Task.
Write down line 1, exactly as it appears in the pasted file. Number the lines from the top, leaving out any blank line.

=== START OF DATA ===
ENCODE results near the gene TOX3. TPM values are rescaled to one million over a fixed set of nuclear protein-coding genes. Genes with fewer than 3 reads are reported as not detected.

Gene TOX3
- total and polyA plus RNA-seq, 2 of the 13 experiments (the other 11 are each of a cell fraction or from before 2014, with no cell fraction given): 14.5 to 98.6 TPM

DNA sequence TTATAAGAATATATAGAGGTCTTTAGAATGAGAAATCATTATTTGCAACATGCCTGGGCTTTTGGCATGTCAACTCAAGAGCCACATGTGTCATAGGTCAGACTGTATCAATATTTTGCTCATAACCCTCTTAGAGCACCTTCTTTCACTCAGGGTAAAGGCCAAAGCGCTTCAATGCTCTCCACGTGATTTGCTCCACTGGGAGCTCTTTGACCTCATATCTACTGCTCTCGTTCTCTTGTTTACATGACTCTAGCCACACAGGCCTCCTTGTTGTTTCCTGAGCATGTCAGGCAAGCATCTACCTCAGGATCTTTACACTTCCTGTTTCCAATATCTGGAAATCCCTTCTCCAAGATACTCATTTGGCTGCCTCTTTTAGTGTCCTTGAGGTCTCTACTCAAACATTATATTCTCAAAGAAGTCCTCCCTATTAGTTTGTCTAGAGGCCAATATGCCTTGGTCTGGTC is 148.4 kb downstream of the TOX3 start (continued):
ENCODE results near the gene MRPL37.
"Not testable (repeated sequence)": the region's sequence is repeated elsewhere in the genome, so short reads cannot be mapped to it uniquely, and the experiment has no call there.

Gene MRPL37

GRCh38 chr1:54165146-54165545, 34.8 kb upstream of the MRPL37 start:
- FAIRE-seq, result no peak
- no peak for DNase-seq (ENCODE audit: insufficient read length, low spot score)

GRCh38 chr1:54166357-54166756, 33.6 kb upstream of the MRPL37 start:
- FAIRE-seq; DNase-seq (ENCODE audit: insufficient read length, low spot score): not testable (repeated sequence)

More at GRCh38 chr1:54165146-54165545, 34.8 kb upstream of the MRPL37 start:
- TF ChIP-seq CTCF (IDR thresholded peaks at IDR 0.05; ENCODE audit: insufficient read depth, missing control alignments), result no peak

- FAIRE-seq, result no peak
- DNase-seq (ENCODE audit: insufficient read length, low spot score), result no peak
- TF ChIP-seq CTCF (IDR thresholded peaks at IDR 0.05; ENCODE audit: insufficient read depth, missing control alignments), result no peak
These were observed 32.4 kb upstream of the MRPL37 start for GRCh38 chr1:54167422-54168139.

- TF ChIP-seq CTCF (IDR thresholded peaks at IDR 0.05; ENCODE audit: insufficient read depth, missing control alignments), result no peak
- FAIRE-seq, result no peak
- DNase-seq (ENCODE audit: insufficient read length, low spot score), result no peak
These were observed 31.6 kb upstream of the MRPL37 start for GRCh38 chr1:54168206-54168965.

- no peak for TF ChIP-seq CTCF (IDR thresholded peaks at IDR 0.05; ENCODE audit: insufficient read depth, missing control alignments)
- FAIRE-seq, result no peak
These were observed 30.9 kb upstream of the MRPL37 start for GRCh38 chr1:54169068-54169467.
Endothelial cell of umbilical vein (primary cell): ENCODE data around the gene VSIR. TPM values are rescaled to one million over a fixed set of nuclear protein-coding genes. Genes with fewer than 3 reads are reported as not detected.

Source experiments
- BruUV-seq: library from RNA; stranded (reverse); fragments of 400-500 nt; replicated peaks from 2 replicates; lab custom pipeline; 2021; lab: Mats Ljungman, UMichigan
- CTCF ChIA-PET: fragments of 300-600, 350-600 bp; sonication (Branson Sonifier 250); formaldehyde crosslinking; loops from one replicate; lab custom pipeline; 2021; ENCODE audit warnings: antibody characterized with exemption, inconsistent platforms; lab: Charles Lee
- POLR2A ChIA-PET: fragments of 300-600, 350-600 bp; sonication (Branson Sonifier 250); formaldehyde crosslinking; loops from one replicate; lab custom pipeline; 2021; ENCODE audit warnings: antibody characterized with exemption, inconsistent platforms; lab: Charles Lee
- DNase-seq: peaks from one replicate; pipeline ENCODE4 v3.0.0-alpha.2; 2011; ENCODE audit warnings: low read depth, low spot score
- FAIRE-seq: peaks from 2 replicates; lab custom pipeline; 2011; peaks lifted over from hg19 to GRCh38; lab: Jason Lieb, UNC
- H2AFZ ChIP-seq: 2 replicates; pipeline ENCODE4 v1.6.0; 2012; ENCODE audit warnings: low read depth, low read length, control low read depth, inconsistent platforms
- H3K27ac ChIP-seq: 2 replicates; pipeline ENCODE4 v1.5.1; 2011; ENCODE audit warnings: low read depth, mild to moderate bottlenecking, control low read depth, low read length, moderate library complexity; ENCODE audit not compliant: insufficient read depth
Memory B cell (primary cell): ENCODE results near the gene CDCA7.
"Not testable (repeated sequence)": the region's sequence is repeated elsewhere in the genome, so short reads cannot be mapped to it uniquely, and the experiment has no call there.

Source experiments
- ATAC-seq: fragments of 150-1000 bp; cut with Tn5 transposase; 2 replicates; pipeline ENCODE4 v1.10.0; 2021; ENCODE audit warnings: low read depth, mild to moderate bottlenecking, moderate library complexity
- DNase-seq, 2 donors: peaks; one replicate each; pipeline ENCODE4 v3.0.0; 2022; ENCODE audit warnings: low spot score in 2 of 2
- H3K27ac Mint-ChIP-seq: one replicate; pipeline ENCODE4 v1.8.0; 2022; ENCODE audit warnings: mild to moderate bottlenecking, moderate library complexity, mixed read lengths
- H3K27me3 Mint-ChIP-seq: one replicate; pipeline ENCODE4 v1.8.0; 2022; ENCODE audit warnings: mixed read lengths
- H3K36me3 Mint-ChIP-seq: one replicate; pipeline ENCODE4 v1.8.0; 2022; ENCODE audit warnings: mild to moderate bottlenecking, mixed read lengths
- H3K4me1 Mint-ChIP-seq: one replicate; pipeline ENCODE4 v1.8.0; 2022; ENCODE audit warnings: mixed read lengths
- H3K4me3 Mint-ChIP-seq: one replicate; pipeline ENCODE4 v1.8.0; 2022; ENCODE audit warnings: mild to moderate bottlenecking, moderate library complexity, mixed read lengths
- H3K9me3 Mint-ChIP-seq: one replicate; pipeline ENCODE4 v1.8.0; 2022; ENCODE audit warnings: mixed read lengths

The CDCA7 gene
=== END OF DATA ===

ENCODE results near the gene TOX3. TPM values are rescaled to one million over a fixed set of nuclear protein-coding genes. Genes with fewer than 3 reads are reported as not detected.